Ok, so I haven’t been feeling well today. To tell the truth, I’ve been feeling like real crap. I woke up at 2 o’clock in the morning with a panic attack and things have been lousy ever since. I constantly feel like I can’t breathe. My heart is playing the Olympics in all of the jumping disciplines. Nothing is OK. I’m not asking for sympathy, I’m just stating the facts. And, being the positive person that I am, I’m trying to feel better by surrounding myself with positive people and things, but I’m afraid that today, it’s not helping.
Why am I feeling terrible? Well, obviously, because things are so awesome in my life. I just started my first week of college and it’s been like living in a fantasy world. From my small apartment and my desk I’ve moved to a building with hundreds of people and hundreds of things going on in it. I met tons of new awesome people, I think that I also met a really good future friend and I did what I wanted but feared the most: I applied to my local college radio station headquarters as a volunteer and was told that I could join the culture section and finally live my dream which is to write about music as a journalist. I made a good impression on my teachers and I think that my colleagues also think that I’m ok (well, at least until they’ve gone through this text – after that they’ll just think that I’m a loony bin). I’ve been positive and upbeat and all over the place for the whole week. Instead being in a lousy vegetative state, I finally stood up and started living.
That freaked the hell out of me.
As I mentioned earlier, I’m not great with change. If I could do whatever I wanted, I would stay in my apartment for months, eating in and ordering my groceries home and doing nothing except staying in bed and playing games or watching movies. But there is this thing called life and it’s calling me out to play. Even though it freaks me out sometimes, life is really amazing and interesting. However, it’s full of new and strange things and when I’m with unfamiliar stuff and people, I don’t feel safe. And when I don’t feel safe, I don’t feel good. Simple, right? But that’s what’s going on on the inside, deep, deep down below all those layers of protection that I’ve put up. On the outside, I’m happy and positive and confident in myself and putting up a strong front and I am believing in this delusion so strongly that I don’t even notice that the little me on the inside is actually curled up in a ball and crying to go home to safety. And by ignoring myself and running away from my true feelings, bad things happen. I have random panic attacks in the middle of the night. I suddenly feel out of breath and dizzy. I have days like this, where everything is bad and nothing will ever be OK.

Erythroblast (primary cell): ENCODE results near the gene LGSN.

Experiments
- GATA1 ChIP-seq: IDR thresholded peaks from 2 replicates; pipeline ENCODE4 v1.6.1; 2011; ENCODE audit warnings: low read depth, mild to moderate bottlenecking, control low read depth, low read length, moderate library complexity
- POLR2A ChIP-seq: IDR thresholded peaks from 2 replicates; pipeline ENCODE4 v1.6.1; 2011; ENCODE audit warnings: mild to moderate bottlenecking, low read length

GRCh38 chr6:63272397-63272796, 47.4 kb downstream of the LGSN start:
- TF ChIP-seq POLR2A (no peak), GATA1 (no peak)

I’m not saying that staying at home and doing nothing to improve yourself is a good thing – it’s the worst thing you can do to yourself because it’s blocking you from growing and evolving as a person. And I’m not saying that I’m acting up and that I’m really sad when I’m actually smiling – I’m genuinely happy with how this week’s been going and that I’ve started school and that I’ve made a good impression on my professors and classmates. I’m really looking forward to growing that friendship, if it happens. What I wanted to say is that I’m scared of new things, that it’s stressing me and that, instead of embracing my fears and working on overcoming them, I am choosing to ignore them and run away from them and that is not – I repeat – is NOT a good thing. Because of me not being true to myself, my body is being angry with me and is reacting by exploding into a ball of rushed panic and I swear to you that that’s not a fun thing.
So, once again: It’s ok to be scared and insecure and it’s perfectly fine to have problems dealing with new stuff. If you’re going through a huge transition in life and have problems adjusting to it, it’s fine. What’s important is that you have to – for your own well being – keep moving forward despite it all. However, that doesn’t meant that you should run from your problems and ignore what’s going on on the inside. Treat your fear like a scared child – give it a hug, some candy and, with the calmest and most confident voice that you can muster, say that everything will be ok, that it won’t hurt a bit and by the time it’s over, that you’ll be happy together that you went through with it.